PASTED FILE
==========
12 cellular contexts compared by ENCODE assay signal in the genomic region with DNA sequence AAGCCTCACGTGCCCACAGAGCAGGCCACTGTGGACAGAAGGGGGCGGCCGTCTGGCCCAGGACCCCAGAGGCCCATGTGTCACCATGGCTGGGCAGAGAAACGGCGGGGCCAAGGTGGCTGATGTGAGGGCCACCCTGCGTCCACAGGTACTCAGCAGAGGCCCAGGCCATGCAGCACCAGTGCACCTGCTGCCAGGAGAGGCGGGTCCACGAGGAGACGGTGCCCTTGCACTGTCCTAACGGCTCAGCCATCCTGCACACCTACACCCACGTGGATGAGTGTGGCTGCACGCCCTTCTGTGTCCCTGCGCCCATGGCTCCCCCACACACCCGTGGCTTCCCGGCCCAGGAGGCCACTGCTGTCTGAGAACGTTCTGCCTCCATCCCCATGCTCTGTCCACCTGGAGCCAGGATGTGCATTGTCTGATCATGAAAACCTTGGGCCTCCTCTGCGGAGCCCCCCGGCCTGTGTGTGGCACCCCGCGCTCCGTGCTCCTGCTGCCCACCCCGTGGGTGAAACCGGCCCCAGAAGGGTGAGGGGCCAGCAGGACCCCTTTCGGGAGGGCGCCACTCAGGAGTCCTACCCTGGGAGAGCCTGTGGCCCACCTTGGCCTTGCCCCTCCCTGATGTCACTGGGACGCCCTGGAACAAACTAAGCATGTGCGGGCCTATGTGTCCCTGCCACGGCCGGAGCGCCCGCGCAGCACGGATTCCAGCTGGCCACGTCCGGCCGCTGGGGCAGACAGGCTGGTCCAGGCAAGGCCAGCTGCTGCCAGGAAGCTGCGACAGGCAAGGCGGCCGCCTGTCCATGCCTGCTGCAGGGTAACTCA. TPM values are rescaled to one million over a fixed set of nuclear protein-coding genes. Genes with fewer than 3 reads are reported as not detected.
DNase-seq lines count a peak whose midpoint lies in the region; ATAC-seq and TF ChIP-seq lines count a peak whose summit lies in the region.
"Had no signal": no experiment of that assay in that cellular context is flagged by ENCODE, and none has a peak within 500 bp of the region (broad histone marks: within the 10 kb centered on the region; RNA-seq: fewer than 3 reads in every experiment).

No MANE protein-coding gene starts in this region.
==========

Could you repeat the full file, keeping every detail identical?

12 cellular contexts compared by ENCODE assay signal in the genomic region with DNA sequence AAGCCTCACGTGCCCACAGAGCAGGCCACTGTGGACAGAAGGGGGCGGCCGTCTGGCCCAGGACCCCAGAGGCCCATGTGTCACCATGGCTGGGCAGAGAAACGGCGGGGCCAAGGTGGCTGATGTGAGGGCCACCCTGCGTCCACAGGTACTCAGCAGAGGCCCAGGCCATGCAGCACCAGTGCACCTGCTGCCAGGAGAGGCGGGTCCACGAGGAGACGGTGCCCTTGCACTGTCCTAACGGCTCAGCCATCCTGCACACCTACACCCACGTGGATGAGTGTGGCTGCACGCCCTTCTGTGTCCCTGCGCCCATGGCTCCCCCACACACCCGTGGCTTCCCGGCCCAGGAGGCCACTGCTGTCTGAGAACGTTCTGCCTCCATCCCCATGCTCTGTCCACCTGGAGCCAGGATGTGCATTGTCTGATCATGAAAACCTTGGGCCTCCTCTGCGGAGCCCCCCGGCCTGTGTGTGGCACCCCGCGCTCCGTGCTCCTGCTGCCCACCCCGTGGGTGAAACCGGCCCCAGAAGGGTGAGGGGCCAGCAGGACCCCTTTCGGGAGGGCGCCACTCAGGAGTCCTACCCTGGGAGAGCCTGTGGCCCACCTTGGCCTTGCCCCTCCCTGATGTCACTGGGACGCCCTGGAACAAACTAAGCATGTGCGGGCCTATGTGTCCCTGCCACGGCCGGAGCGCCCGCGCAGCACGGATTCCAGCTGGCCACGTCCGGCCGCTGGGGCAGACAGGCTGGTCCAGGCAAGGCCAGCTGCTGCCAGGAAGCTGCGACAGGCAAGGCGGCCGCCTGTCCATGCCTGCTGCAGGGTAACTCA. TPM values are rescaled to one million over a fixed set of nuclear protein-coding genes. Genes with fewer than 3 reads are reported as not detected.
DNase-seq lines count a peak whose midpoint lies in the region; ATAC-seq and TF ChIP-seq lines count a peak whose summit lies in the region.
"Had no signal": no experiment of that assay in that cellular context is flagged by ENCODE, and none has a peak within 500 bp of the region (broad histone marks: within the 10 kb centered on the region; RNA-seq: fewer than 3 reads in every experiment).

No MANE protein-coding gene starts in this region.